What to Do If a Company Goes Bankrupt and Owes Your Business Money

Cash flow – the money coming in via accounts receivable and going out via accounts payable – is the lifeblood of your business. Whenever you consider extending credit to a client, you take a risk that the client will not pay and your cash flow will be interrupted. Key customers that struggle financially or who declare bankruptcy put your business at risk of being unable to manage financial obligations. A good business risk management plan should include ways to limit your business’s exposure to a company that has gone into administration or bankruptcy and owes you money.

Filing a Claim

If a company goes bankrupt and owes you money, you will receive a notice from the bankruptcy court detailing the action. That notice will include instructions for filing a proof of claim. A proof of claim is a written statement and supporting documentation that outlines why the client declaring bankruptcy owes you money. The proof of claim document and directions for how to complete it will be included with the bankruptcy notice. Filing is time-sensitive, so you should give this document full attention and file on or before the deadline. Submit the proof of claim document with the bankruptcy court where the bankruptcy was filed.

In addition, when a bankruptcy case is filed, you must stop all collection efforts, such as sending past-due notices or calling about past-due invoices.

To receive notice of bankruptcy and a proof of claim form, the business that is declaring bankruptcy must list you as a creditor. If that does not happen and you learn of the customer’s bankruptcy another way, contact the customer and ask for the bankruptcy case number and the court in which the bankruptcy was filed. Call the clerk of the appropriate court and confirm that a filing has actually taken place. Ask them about any relevant dates regarding your filing a proof of claim and request a copy of both the bankruptcy notice to creditors and a proof of claim form. Review the bankruptcy notice to see if you are or are not listed. Then, file a proof of claim.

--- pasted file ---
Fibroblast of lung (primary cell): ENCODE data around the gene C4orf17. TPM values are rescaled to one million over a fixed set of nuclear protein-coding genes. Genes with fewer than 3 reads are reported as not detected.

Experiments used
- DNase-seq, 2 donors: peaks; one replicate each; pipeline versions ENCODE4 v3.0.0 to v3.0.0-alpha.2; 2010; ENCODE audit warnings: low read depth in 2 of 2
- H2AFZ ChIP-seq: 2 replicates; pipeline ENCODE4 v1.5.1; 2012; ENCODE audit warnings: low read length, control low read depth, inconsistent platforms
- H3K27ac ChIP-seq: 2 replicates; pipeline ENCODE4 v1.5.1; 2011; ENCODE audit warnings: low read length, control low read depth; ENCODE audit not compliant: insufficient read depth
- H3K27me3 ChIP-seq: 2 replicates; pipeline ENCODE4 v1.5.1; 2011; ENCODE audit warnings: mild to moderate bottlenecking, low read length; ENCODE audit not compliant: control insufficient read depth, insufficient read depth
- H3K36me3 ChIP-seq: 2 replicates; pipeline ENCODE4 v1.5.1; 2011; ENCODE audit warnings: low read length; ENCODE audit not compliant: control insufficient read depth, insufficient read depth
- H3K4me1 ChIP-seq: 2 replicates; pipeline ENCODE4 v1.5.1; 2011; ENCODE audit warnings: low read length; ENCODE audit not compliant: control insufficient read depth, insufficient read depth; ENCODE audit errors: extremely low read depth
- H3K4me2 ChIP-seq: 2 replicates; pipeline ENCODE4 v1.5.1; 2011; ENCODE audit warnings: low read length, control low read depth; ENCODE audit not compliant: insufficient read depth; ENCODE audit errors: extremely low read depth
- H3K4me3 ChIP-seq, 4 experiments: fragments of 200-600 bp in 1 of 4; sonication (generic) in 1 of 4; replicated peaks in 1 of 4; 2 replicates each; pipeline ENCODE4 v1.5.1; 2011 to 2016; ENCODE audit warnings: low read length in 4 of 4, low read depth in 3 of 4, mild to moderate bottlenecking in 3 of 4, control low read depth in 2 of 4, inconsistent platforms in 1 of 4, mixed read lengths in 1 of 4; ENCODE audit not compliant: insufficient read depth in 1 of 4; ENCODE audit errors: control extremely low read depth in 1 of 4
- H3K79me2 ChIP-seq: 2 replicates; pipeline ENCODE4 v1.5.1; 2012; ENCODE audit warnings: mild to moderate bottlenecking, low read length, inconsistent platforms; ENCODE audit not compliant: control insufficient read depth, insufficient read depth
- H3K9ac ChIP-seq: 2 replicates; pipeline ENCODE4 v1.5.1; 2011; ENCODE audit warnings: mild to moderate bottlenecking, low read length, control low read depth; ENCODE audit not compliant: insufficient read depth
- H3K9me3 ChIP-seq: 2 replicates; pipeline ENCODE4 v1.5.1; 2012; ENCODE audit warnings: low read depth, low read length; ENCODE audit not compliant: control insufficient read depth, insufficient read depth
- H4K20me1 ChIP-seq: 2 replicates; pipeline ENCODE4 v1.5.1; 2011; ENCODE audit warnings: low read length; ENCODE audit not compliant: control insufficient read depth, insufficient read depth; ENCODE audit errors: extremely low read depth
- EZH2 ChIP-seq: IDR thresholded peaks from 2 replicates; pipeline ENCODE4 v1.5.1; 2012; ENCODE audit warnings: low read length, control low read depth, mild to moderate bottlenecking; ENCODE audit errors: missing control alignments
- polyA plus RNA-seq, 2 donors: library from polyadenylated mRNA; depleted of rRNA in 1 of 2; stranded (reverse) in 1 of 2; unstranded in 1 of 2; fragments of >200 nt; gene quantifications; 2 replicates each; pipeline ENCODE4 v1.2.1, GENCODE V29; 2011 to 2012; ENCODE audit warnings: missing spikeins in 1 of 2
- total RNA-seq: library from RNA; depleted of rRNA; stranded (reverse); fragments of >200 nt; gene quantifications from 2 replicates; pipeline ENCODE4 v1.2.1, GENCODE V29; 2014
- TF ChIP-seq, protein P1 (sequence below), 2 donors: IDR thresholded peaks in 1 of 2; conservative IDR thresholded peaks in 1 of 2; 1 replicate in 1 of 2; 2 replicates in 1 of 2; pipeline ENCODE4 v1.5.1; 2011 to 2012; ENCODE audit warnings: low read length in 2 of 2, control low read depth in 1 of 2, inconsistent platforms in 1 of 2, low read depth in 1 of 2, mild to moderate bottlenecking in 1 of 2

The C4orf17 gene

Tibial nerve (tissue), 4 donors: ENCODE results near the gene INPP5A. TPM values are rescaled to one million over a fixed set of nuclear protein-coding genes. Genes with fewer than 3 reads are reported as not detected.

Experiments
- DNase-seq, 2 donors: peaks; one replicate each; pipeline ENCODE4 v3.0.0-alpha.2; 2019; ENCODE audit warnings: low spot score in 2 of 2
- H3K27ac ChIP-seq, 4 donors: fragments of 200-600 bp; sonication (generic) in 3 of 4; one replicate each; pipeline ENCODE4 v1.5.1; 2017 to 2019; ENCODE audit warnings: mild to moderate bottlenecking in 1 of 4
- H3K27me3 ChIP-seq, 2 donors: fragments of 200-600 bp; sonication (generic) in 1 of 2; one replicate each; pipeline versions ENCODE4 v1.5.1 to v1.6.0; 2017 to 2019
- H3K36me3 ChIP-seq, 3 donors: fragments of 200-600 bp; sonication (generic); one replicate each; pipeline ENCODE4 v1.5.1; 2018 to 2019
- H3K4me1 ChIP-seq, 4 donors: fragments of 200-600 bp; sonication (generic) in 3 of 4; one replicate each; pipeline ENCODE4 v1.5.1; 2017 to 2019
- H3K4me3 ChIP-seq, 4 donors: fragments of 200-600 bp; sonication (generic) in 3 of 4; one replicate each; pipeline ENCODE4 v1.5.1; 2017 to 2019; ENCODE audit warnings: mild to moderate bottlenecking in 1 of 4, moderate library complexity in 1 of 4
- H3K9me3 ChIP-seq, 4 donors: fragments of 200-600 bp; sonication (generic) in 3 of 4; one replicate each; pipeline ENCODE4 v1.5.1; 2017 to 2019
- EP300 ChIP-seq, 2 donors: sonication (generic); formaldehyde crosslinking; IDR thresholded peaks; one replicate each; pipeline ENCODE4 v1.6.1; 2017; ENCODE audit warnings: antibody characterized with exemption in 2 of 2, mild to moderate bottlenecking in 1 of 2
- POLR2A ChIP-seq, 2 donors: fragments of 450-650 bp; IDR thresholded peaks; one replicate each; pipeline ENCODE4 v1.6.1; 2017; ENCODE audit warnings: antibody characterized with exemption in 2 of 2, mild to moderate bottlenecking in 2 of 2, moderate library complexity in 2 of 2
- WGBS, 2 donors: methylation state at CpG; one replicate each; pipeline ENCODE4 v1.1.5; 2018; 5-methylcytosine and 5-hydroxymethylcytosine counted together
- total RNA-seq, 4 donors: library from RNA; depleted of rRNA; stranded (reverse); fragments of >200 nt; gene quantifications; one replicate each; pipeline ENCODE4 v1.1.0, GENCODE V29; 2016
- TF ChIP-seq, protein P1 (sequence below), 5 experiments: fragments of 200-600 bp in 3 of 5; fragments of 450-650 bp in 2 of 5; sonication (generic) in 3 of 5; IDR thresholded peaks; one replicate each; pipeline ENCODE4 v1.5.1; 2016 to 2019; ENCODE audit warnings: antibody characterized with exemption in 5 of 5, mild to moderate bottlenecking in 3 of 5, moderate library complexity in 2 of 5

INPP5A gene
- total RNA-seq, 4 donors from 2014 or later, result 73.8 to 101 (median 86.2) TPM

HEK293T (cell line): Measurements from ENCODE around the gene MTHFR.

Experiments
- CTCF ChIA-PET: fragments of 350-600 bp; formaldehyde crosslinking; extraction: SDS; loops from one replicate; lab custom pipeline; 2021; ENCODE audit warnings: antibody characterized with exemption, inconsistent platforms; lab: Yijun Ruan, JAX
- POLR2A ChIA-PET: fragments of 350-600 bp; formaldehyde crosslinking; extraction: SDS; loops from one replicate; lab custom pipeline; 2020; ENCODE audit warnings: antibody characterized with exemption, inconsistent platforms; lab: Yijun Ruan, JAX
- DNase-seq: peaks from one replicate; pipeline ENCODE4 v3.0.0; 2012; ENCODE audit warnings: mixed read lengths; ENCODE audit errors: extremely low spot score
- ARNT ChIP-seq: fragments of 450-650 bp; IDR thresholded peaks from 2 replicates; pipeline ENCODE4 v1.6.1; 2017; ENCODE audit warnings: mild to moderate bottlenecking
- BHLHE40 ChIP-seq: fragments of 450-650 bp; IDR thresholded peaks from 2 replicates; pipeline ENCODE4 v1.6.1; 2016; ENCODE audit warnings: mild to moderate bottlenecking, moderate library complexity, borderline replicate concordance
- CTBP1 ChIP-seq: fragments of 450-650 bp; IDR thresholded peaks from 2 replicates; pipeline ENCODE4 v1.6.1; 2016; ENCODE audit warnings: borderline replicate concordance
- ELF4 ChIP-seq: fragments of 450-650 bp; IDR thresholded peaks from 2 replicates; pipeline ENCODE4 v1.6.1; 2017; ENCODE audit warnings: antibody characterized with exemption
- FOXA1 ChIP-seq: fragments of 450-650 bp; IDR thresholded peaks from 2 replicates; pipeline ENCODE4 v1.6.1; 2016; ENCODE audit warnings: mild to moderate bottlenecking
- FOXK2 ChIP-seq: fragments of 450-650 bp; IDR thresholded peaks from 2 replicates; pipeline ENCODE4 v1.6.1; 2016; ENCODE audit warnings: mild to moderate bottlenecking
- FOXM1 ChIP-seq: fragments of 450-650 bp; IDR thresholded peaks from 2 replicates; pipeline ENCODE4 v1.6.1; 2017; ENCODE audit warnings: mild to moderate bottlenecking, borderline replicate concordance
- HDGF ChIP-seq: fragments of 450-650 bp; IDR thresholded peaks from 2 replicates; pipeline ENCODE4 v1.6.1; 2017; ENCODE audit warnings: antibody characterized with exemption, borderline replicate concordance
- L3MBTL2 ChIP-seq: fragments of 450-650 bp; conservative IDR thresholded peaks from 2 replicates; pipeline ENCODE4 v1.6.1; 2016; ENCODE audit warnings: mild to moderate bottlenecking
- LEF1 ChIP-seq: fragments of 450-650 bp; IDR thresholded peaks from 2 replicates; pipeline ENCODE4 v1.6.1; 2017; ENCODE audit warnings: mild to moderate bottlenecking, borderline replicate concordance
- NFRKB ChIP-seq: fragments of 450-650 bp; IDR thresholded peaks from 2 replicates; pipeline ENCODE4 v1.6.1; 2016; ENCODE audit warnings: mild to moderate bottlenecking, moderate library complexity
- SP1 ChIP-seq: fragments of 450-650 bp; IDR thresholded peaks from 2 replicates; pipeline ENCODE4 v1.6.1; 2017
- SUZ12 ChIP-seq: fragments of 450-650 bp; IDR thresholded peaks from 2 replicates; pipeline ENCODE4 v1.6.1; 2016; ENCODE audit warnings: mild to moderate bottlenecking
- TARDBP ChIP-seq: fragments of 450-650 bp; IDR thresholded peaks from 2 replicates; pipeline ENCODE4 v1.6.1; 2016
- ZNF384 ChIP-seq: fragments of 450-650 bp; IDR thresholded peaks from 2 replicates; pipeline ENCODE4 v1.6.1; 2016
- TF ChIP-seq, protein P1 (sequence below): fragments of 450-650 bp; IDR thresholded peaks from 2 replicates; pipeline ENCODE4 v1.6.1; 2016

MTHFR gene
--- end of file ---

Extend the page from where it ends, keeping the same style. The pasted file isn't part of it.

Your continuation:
Filing a proof of claim only means you are listing your past-due amounts for consideration of payment by the bankruptcy trustee. There is no guarantee those debts will be paid. When you insure your accounts receivable with trade credit insurance from Euler Hermes, you can count on being paid, even if one of your accounts is unable to pay due to bankruptcy.

Retention of Title Clause

One way to avert loss from a potential bankruptcy claim filed by a client is to include a retention of title clause in your contract of sale. This clause allows you to retain the rights of ownership of the goods you deliver to the client until full payment is received. A contract of sale that includes this clause and which is signed by you and your client can give you claim to those goods if the client becomes insolvent. This way, you can avoid becoming an unsecured creditor in a bankruptcy filing.

It is important to note that some goods, like perishable goods, are not covered by a retention of title clause. In addition, if your customer enters administration, you will not be able to enforce a retention of title clause.

Protect Your Business From Customer Bankruptcy with Trade Credit Insurance

When a customer declares bankruptcy and later becomes insolvent, collecting on past-due invoices becomes next to impossible. Euler Hermes can help keep your cash flow positive with Trade Credit Insurance. Trade Credit Insurance protects your accounts receivables against loss and guarantees compensation even in the event of non-payment. Learn more about Euler Hermes and get a free trade credit insurance quote.

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